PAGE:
Four helpful facts outline an experiment in green roof technology at a high school in the Bronx. One, for solar photovoltaic panels, heat is the bugbear of efficiency. Two, a field of succulents planted across a roof top absorbs solar energy, lowering the temperature around it. Three, succulents, such as sedum, thrive in partial shade. And four, roof space is rare in New York City.
Researchers in Columbia University’s environmental engineering program had at least some of those things in mind when they turned to high school students at the Bronx Design & Construction Academy to help answer a question: If solar panels are mounted above a green roof, how do the two work together to regulate temperatures and improve efficiency? The unasked question was, of course, “And can we use your school’s roof?”
The experiment: Four roofs
The Columbia team enlisted students at the academy, a vocational high school, to help them design and build simple models of one-story homes. The models are four boxes, 2ft by 2ft. by 4ft long (slightly larger than actual New York apartments), and each has a different roof. One roof is gravel, one is green—planted with sedum, a succulent that stores water in its leaves, one has solar panels over a gravel roof and the fourth has solar panels over sedum. The boxes are all equipped to measure temperature, relative humidity, solar radiation and PV performance.
“We have a hypothesis that there will be improved efficiencies and better plant growth with the combined solar photovoltaics and green roof,” says Christina Ho, a part-time Columbia student and department manager at the New York power company Con Edison.
Monitoring began in May for the experiment that could extend for a year or longer. Preliminary data show markedly lower temperatures on the roof with combined systems. Nathaniel Wight, a teacher at the academy and one of Ho’s classmates at Columbia, is documenting the experiment on his blog here.
The experimenters: A high school & grad student partnership
To build the monitoring boxes, the high school students lined up according to their disciplines. Architectural drafting students drew 3D models, carpenters built the boxes, electricians wired the solar panels and instruments, plumbing students installed drainage and so on.
“Just about every trade represented at this school has played a role so far,” Ho says. “What’s really cool about this is that it’s an interactive teaching tool. The students are learning about renewable technology, how to go about scientific data collection, critical thinking skills and project management.”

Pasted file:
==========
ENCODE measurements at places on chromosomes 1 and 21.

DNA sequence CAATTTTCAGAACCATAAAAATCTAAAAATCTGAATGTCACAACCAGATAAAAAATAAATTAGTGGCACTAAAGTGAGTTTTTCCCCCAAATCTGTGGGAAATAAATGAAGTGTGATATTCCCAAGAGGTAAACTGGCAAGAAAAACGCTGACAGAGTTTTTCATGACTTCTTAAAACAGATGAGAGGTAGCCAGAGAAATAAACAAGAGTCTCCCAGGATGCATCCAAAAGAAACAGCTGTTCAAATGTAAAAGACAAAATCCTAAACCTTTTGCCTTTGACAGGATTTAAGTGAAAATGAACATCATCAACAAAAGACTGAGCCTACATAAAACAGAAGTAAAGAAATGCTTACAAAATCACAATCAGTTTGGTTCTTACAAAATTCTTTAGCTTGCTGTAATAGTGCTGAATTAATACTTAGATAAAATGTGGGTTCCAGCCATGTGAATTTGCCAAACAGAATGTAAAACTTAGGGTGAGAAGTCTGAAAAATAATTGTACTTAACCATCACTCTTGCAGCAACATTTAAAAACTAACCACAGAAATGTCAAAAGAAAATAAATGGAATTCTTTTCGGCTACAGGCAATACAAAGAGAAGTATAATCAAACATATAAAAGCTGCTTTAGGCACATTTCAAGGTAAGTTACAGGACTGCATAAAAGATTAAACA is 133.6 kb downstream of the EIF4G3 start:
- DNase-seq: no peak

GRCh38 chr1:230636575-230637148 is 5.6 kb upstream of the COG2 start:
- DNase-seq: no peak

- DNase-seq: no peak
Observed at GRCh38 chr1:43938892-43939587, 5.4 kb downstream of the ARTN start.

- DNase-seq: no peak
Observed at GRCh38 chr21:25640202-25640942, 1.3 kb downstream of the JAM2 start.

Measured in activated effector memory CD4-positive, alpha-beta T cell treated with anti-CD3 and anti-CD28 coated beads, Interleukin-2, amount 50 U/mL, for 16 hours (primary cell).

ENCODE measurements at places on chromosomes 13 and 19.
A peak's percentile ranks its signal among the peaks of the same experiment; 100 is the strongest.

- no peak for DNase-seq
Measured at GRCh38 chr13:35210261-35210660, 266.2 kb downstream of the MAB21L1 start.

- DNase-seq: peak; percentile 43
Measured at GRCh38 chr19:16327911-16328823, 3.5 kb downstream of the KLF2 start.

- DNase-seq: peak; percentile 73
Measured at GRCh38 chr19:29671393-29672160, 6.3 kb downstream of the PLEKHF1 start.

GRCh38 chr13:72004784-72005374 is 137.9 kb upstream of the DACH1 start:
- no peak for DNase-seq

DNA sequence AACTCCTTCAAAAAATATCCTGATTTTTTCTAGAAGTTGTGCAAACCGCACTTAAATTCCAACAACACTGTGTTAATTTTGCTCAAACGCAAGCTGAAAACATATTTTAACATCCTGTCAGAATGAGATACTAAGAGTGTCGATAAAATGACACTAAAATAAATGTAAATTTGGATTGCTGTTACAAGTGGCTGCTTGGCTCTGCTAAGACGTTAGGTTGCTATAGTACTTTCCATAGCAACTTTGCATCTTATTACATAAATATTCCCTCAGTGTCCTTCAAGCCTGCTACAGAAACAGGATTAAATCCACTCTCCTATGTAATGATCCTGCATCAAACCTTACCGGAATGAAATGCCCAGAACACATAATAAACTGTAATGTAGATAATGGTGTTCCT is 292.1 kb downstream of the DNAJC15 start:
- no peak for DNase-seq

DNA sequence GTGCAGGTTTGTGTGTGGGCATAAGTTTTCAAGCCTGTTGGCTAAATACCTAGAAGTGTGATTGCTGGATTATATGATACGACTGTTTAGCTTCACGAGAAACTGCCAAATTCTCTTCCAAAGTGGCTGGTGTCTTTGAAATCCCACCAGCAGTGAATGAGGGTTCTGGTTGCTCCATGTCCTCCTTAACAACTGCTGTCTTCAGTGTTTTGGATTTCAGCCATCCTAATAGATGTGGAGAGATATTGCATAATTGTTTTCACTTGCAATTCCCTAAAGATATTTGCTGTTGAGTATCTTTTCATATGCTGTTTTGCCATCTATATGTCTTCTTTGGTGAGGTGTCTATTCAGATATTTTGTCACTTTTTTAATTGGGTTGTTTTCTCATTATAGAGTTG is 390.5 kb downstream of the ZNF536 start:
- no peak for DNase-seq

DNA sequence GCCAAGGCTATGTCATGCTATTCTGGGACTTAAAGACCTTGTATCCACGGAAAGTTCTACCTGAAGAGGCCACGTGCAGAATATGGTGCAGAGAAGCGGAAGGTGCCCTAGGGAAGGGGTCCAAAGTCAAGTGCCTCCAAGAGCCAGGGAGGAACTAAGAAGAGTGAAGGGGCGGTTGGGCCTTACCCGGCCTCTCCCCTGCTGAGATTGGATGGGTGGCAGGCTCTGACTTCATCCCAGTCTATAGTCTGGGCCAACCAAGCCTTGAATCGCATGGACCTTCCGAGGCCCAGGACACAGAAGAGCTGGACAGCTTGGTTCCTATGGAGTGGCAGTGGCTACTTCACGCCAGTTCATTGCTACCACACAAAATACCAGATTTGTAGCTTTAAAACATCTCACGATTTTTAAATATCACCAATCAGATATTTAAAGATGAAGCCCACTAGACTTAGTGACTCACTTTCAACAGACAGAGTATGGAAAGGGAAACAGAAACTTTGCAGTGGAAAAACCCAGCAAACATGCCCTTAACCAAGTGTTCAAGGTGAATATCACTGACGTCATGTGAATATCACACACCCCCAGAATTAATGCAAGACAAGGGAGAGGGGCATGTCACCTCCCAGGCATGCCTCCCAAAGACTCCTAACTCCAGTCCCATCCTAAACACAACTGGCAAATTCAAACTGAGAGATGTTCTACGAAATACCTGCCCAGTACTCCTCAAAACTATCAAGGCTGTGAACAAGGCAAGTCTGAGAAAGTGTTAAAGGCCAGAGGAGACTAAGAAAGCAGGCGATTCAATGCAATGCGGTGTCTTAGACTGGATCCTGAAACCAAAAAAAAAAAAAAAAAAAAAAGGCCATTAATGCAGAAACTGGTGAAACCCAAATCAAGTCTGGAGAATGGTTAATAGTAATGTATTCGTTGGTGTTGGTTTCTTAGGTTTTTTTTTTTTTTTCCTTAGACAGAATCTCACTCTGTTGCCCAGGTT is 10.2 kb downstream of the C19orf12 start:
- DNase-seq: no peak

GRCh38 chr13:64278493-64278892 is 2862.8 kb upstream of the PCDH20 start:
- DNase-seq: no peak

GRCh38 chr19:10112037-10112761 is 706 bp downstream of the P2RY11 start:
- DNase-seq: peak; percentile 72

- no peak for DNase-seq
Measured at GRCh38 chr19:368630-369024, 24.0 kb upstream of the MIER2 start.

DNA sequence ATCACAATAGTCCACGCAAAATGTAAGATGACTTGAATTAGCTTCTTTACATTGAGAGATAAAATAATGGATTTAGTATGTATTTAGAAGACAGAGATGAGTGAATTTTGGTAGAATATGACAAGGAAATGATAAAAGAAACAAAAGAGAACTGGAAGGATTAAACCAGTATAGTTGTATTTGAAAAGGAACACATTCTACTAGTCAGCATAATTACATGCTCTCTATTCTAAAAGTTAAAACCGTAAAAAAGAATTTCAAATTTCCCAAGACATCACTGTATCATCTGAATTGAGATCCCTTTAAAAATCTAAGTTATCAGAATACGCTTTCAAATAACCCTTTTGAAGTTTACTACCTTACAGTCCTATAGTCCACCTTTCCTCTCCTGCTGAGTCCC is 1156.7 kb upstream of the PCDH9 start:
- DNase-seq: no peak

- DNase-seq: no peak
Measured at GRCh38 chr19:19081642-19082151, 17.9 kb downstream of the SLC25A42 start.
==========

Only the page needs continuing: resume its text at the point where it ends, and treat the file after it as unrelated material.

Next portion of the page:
She continues, “It’s important to point out what a great synergy there is, the synergies of the technologies and the synergies of the students.”
To be clear, the high school students are not only the heavy lifters for the Columbia team, they are also the brains behind some aspects of the operation. Involved in an Ivy League study, they are offering tips for how to improve it.
“They had suggestions on how to stabilize the boxes, waterproof the boxes, they did a lot of trouble shooting with the wires to identify the signals coming in and set up spread sheets to organize the data,” Ho says. “They’ve had a lot of valuable input.”
This project could span several years, and if so, it may merge with about a half dozen of the school’s courses. “This project-based learning approach allows for integration into our curricula and allows students to make connections between technology and real world problems,” says Wight, the academy teacher and Columbia researcher.
Though still new, the project has had a dramatic impact on at least some of the academy students. Marco Dwyer, an architectural drafting student, called it “life changing.”
“Being involved in the research created a new goal for me to use what I have learned to make the world greener,” My career goal is to become an architect, so I can use what I have learned and apply it to my future.”
Building the experiment
This well-made video shows the students building and installing the monitoring boxes.
Greening a public school
The experiment’s site is an actual (life-sized) green roof on a building on the school’s campus that the students also built. It is the first green roof on a public school in New York City, installed last year as part of the school’s new sustainability initiative. The students planted the roof in sedum and other crops. They built rainwater harvesters and solar-powered irrigation and transformed it into a naturally-cooled showcase of urban farming technology. Wight led the green-roof build last year and documented it here.